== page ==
Pflugradt: Athletic Department’s decision could wipe out college tradition

Marshallville's annual campout could be in jeopardy because of a decision made by the athletic department.

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Pflugradt: Athletic Department’s decision could wipe out college tradition

Marshallville's annual campout could be in jeopardy because of a new card system.

Marshallville's annual campout could be in jeopardy because of a new card system.

Courtesy Marshallville

Marshallville's annual campout could be in jeopardy because of a new card system.

Courtesy Marshallville

Courtesy Marshallville

Marshallville's annual campout could be in jeopardy because of a new card system.

I’ve been told time and time again college is the best years of your life.

College is the time when you’re supposed to experience new things and have fun. On its own, college isn’t inherently fun unless you get out and push yourself to experience the once-in-a-lifetime moments you can only do in your 20s.

I’ll admit, I haven’t exactly experienced all of the fun moments in college. I attended community college for two years where the “experience” of college was a distant reality. Now, as a fifth-year college student, I’m at a point where I want to be involved all of the fun, one-of-a-kind college experiences.

One of these can’t miss experiences I’ve been looking forward to is in jeopardy of losing its significance.

Marshallville, a WSU student organization, is currently putting together plans for their fifth-annual campout. As per tradition, students in Marshallville arrange a campout — welcome to all students — for the last game of the year.

Campouts usually last three days. In the bitter cold, snow, and bundled up in sleeping bags, students in Marshallville have been in the field for four seasons.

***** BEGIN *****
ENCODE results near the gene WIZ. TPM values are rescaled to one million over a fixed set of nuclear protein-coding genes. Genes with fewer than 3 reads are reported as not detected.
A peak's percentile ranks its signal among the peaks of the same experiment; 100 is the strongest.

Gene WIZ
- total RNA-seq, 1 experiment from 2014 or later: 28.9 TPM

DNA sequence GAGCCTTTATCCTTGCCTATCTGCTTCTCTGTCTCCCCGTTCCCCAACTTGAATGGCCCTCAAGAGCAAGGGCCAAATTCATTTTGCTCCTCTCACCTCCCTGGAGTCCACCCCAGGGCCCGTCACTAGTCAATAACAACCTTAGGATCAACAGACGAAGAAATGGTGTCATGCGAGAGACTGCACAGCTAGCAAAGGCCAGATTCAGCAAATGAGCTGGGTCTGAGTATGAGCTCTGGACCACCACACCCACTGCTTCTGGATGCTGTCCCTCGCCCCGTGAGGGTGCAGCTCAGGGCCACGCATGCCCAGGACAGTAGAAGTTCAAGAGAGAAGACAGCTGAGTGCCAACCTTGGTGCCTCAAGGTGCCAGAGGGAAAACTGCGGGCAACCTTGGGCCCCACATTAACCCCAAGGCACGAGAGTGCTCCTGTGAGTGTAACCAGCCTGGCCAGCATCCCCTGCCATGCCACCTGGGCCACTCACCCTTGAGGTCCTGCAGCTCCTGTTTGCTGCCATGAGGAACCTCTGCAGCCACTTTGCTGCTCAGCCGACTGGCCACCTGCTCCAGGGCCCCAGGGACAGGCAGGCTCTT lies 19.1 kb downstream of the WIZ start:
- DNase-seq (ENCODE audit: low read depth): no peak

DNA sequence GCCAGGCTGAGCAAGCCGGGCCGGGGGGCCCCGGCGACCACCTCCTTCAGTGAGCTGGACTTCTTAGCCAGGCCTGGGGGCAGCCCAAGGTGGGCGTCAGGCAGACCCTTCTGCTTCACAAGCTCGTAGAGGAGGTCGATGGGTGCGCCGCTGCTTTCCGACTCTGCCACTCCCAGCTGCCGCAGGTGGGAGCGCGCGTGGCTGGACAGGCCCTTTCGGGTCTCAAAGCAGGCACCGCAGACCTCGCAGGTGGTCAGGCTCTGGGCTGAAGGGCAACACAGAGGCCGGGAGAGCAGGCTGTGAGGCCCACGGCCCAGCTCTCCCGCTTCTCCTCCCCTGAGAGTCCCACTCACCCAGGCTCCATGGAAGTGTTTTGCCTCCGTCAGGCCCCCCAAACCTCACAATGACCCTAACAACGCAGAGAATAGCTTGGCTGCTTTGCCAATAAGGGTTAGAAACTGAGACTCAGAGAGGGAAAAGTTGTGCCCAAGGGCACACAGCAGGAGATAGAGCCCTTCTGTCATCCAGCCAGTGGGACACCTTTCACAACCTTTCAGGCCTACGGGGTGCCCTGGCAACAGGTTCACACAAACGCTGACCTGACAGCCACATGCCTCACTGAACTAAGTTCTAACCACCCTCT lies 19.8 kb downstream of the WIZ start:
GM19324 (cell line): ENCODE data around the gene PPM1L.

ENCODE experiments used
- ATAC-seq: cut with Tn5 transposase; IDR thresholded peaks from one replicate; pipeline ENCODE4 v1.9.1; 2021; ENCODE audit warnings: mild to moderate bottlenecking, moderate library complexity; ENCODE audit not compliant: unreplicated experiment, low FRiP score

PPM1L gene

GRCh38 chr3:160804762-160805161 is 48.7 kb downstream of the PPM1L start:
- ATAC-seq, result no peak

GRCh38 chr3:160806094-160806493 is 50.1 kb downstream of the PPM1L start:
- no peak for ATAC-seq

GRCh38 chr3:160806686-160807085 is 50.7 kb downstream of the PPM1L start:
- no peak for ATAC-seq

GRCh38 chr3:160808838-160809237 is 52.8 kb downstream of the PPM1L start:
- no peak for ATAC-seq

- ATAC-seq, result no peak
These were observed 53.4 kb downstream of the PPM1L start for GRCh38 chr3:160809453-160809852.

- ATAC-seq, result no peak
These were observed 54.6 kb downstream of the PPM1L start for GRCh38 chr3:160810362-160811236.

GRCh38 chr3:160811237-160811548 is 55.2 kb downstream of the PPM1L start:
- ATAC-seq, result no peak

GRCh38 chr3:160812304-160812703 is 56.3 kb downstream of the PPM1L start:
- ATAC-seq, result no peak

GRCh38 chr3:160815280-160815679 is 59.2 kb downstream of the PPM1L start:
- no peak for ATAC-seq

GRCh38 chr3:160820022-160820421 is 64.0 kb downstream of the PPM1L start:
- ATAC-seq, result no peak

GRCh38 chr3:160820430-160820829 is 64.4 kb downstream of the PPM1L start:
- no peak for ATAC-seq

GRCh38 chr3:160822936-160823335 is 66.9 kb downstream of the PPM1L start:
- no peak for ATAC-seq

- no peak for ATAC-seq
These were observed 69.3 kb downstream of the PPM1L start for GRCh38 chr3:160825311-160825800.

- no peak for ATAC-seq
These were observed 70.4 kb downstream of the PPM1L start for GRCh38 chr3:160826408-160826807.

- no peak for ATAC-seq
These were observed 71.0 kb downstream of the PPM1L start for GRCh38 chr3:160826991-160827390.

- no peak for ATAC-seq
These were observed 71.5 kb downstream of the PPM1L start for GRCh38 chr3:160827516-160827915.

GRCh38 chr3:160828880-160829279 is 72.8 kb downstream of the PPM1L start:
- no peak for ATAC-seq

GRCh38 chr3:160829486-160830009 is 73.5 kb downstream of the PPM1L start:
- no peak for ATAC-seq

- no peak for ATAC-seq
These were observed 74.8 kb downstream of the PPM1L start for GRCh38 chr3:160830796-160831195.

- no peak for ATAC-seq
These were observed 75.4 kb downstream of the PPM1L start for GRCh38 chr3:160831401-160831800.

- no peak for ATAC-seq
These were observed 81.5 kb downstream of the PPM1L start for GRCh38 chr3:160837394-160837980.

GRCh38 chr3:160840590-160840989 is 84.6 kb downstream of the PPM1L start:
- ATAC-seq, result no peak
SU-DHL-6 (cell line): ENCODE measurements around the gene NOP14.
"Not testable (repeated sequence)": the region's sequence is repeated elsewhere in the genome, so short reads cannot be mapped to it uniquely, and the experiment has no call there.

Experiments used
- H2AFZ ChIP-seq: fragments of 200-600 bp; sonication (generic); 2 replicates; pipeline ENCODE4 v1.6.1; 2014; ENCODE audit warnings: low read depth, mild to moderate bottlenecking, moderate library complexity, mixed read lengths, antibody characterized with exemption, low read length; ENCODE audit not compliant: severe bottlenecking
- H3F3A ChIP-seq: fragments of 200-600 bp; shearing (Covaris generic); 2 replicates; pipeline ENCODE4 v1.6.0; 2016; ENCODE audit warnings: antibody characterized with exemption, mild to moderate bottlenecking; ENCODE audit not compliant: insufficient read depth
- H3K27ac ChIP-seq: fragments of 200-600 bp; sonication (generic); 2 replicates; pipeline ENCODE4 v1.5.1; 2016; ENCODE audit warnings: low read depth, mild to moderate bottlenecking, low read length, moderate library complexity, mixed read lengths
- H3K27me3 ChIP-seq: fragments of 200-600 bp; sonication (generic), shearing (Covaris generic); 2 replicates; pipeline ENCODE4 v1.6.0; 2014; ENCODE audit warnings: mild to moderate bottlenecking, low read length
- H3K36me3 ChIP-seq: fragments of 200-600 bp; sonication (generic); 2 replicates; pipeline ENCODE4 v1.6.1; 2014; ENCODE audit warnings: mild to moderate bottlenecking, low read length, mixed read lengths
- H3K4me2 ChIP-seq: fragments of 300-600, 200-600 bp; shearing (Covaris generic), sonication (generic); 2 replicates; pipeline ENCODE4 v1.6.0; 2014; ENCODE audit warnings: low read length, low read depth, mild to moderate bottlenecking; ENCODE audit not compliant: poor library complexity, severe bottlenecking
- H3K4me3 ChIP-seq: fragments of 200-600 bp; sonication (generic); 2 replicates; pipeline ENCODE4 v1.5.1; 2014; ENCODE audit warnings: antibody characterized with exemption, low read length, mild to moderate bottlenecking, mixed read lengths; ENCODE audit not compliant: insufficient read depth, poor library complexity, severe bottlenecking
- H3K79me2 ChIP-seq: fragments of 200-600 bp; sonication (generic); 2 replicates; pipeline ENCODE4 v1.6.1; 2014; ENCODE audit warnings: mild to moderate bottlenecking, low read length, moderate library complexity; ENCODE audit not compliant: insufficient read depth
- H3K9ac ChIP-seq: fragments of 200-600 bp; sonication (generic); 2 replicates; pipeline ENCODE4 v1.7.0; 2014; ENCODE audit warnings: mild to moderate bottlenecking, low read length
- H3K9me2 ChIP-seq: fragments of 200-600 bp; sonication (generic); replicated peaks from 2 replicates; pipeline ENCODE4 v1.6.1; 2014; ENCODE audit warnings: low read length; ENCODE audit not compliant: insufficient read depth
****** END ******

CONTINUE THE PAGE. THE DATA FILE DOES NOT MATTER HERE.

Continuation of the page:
During the season, Marshallville holds clothing donations for kids. Marshallville caps off the end of the basketball season for 20 to 60 basketball-loving students. Gregg Marshall usually comes out to visit with campers, oftentimes bearing food. 

At the end of the Marshallville campout, students pack up their tents and line the front rows of the final game. Now, because of a new system implemented by the athletic department, the campout Marshallville members have been planning for weeks could be all for nothing.

Black Cards reserve a space in one of the first few rows of the student section.

At the start of the men’s basketball season in November, the athletic department introduced a line of Black Cards. The cards represent a reserved space in the first few rows of the student section.

It’s rumored the athletic department is considering backing out on their promise to Marshallville directors that ensured the Black Cards would be distributed during the campout, and instead will distribute Black Cards for the game against Cincinnati at Wednesday’s men’s game against Tulane, and then again at the women’s game against Tulane on Saturday.

The Black Card system was developed with the intent to increase student attendance at WSU sporting events, like women’s basketball, that oftentimes don’t get the same student attendance numbers. That’s largely the reason the athletic department is considering rewarding students who show their support to the women on Saturday.

If the athletic department distributes the Black Cards on either Wednesday or Saturday, the necessity of the campout will be expensed.

Camping out is an experience all students should be able to experience.

This year marks the first year of WSU’s inaugural season in the American Athletic Conference, and on March 4, WSU can potentially compete for a share of the title. The fifth year of the campout would mark a lot of things, but backing out of a promise would inherently compromise the integrity of the student group and make weeks of work for the annual campout all for nothing.

College is a time when you’re supposed to have fun and have the best experiences of your life. This move by the athletic department could impede on student participation in a one-of-a-kind college experience.